Manu Tuilagi and Noel Reid leave Leicester after refusing pay cuts
English club says it has lost €5.5m in revenue since it was last able to host a match
Leicester’s Manu Tuilagi in action against Gloucester at Welford Road in 2016. Photograph: David Rogers/Getty Images
Manu Tuilagi, the England and Lions centre, is believed to be among six Leicester players released by the Premiership club for refusing to sign new deals on reduced pay. Former Leinster centre Noel Reid is also believed to be released.
Kyle Eastmond and the long-serving prop Greg Bateman, players who are 30 and 31 respectively, are also heading for the Tigers’ exit and understood to have taken legal advice.
In stark contrast, the Tigers’ east Midlands rivals Northampton have secured all their players on lower salaries for next season.
Leicester, where Steve Borthwick arrives as head coach this week facing an uphill task to rebuild morale, believe they have paid the price for being the Premiership’s best-supported club. The Tigers estimate they have lost £5 million (€5.5 million) in income from staging matches and events at Welford Road since the game shut down in March.
“The club’s commercial activities have felt the pandemic’s impact more than most given the size of its stadium and fan base,” Leicester said in a statement. “The club has lost approximately £5 million in revenue since it was last able to host a match.
“Difficult decisions have had to be made, including salary reductions, reduced working time as well as a redundancy process which concludes today and could lead to the departure of up to 31 members of staff. In addition, a small number of players will leave to seek new opportunities elsewhere.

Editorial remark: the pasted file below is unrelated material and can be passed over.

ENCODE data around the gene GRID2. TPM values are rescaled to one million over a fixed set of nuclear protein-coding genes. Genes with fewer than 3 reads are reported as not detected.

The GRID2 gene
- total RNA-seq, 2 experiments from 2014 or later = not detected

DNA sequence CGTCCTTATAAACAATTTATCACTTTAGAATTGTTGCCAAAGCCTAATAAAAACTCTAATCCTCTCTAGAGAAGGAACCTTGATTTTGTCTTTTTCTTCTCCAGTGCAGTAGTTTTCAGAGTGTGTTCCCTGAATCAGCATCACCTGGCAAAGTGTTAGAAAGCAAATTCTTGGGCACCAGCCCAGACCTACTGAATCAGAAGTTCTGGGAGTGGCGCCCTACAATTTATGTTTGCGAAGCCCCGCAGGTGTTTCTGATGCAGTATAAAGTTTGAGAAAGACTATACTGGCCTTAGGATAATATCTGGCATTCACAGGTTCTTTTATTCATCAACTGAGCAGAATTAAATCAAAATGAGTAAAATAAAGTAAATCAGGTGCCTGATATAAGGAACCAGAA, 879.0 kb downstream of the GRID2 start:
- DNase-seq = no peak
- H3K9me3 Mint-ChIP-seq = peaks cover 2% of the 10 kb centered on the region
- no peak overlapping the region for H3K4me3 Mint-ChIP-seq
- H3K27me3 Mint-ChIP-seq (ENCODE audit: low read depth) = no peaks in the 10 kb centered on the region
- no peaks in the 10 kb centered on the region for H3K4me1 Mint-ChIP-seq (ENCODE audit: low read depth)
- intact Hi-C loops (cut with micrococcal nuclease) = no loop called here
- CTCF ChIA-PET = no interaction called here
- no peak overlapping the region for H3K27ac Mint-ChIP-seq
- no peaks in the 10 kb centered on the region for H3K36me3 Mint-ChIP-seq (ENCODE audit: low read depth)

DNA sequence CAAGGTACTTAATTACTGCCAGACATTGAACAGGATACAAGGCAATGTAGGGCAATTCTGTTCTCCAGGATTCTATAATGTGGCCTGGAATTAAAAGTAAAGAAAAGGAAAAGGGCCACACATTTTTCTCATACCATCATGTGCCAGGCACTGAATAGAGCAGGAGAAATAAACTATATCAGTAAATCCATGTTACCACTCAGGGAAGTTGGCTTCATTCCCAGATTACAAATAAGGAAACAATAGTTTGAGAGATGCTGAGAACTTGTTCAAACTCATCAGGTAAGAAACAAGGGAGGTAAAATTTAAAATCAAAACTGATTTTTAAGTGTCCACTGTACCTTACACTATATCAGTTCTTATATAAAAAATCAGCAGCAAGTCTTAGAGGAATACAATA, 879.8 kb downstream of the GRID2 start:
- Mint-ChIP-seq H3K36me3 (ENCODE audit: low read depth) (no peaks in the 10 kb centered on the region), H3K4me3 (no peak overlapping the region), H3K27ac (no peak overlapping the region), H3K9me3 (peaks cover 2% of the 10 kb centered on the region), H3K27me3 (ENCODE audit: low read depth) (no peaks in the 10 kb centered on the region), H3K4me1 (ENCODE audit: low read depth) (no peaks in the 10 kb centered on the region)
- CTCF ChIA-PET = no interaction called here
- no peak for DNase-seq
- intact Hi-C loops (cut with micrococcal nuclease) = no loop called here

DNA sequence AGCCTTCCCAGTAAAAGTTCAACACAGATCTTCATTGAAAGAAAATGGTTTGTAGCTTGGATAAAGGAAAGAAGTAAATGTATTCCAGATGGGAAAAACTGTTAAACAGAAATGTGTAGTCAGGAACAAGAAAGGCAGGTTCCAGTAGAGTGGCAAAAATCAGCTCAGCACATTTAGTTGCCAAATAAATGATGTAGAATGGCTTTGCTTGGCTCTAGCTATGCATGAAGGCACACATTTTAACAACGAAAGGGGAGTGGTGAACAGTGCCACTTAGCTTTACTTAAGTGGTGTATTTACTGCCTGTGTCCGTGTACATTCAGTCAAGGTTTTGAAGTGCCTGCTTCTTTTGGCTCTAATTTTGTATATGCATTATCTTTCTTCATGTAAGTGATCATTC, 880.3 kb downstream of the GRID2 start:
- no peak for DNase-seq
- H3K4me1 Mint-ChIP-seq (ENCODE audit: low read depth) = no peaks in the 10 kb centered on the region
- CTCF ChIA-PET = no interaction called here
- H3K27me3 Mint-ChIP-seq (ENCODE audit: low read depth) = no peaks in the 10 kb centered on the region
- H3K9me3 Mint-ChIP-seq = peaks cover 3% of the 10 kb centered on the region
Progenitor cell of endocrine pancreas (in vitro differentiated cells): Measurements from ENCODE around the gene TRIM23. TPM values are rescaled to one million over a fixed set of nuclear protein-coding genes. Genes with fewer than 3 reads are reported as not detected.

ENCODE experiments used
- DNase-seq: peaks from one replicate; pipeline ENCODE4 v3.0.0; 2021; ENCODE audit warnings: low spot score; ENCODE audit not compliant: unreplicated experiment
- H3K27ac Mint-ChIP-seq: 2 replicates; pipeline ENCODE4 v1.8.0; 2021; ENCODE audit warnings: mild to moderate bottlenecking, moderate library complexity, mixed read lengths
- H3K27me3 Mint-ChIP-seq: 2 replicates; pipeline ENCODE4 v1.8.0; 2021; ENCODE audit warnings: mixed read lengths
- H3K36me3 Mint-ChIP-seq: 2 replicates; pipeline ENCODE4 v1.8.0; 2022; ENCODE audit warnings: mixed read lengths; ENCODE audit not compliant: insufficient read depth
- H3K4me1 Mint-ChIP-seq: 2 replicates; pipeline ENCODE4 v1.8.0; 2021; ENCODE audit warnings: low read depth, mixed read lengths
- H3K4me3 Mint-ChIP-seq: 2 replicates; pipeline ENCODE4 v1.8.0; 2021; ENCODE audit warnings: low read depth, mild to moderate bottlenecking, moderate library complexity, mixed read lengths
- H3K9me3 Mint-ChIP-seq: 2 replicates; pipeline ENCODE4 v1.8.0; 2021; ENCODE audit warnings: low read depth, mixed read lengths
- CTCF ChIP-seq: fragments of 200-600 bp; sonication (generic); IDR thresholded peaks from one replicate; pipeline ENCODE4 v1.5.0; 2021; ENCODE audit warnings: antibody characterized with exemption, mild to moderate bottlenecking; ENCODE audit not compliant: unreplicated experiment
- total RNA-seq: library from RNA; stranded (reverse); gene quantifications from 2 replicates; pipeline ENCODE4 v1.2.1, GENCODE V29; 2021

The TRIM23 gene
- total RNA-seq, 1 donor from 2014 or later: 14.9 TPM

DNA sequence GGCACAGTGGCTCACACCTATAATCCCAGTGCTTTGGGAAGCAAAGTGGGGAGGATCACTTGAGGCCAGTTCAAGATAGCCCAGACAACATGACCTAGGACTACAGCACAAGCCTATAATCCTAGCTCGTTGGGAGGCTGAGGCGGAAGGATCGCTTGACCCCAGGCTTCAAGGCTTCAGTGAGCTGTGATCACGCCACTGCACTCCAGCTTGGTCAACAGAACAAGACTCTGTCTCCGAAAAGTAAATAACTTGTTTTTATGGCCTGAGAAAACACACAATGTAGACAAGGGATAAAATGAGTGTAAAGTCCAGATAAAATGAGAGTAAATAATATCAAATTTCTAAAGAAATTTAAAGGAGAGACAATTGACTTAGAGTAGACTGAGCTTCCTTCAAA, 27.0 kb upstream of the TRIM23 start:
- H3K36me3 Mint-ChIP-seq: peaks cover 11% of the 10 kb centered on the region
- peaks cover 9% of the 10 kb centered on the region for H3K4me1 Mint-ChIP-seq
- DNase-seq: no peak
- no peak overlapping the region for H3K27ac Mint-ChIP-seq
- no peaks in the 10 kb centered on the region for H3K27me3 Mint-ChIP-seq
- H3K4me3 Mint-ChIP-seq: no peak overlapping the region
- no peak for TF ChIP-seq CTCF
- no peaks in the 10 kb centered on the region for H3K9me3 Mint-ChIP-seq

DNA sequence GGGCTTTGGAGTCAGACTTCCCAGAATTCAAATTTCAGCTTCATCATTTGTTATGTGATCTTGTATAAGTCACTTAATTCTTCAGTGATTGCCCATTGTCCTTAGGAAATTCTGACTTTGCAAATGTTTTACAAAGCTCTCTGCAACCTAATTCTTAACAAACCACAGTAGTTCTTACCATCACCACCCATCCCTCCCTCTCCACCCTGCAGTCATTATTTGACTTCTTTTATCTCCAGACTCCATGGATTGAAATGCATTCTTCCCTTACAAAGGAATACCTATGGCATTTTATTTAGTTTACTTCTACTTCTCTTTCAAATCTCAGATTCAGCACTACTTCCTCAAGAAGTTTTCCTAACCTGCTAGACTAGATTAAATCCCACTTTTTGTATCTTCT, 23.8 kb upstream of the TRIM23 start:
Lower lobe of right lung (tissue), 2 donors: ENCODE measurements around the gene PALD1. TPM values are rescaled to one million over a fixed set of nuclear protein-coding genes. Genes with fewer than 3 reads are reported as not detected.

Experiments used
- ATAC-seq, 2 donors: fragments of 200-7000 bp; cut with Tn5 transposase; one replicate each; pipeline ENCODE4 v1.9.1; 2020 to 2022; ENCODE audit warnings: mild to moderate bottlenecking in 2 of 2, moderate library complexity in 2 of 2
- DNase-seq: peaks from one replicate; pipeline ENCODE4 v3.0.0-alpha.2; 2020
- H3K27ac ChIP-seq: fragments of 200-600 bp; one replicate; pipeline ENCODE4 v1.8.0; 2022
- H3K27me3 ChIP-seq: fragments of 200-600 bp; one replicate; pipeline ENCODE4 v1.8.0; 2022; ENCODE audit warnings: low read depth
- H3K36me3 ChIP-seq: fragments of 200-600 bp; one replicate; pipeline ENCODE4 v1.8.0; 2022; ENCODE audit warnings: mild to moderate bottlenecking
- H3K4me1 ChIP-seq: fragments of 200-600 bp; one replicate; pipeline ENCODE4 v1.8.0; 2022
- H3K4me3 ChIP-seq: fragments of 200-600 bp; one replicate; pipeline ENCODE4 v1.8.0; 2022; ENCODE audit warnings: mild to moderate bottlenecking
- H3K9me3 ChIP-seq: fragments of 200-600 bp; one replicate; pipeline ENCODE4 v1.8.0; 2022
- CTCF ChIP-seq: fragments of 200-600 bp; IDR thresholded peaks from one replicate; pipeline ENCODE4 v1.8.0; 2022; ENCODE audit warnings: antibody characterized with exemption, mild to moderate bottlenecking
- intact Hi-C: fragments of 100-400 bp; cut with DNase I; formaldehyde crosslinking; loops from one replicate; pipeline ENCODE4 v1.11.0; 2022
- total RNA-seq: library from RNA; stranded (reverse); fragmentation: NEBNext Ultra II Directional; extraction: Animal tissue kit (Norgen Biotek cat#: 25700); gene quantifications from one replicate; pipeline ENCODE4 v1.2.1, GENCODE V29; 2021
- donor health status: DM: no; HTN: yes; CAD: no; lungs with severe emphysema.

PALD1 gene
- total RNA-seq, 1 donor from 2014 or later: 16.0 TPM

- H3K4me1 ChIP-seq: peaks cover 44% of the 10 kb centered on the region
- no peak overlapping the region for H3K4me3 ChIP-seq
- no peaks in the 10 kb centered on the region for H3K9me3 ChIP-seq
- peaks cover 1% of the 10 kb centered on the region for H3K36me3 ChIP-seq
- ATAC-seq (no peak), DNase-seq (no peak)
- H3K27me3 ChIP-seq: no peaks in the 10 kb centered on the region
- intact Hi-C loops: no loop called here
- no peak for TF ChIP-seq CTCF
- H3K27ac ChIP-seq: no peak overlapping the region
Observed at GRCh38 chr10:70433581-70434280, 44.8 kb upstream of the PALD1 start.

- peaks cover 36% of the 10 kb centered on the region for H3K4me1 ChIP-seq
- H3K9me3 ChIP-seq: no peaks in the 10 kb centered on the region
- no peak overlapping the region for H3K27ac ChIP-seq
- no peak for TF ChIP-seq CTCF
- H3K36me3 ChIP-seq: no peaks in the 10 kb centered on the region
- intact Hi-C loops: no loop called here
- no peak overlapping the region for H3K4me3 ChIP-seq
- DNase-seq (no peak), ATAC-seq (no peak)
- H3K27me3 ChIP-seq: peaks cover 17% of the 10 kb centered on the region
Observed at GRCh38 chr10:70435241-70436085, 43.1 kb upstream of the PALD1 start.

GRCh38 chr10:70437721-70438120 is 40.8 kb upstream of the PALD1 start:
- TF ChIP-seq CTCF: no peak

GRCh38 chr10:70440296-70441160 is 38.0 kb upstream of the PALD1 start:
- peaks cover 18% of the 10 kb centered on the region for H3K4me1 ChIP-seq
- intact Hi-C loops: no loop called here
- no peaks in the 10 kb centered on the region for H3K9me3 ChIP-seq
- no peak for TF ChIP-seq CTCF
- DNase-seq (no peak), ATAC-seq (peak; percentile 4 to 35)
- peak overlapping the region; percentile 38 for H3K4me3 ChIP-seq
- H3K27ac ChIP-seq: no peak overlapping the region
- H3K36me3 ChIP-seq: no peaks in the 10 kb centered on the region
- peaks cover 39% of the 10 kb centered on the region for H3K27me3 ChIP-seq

“The players were asked to accept reduced wages and, following feedback, we created a mechanism through which a proportion of foregone earnings could be reclaimed when the club returns to profitability. The vast majority of players fully support our recovery plans.”
Northampton had no dissenters when it came to pay cuts with all the squad, except the lowest paid, taking a salary cut for the next 12 months. “This was not a decision that was taken lightly,” said the club’s chief executive, Mark Darbon. “It was a necessary temporary change to reduce our cost base and preserve the financial sustainability of the club.
“We are confident we can weather this storm and emerge stronger as a result. The decision involved open collaboration with our senior player group and Rugby Players’ Association representatives, who have been helpful throughout.”
Unions worldwide are also feeling the squeeze. Rugby Australia has agreed a 30 per cent pay cut with its players, but talks between the Irish Rugby Football Union and the players’ association there over a 20 per cent reduction remain deadlocked after four rounds of talks.
The Welsh Rugby Union is making £600,000 (€665,000) available to clubs to help them buy equipment or adapt facilities to meet the social distancing requirements.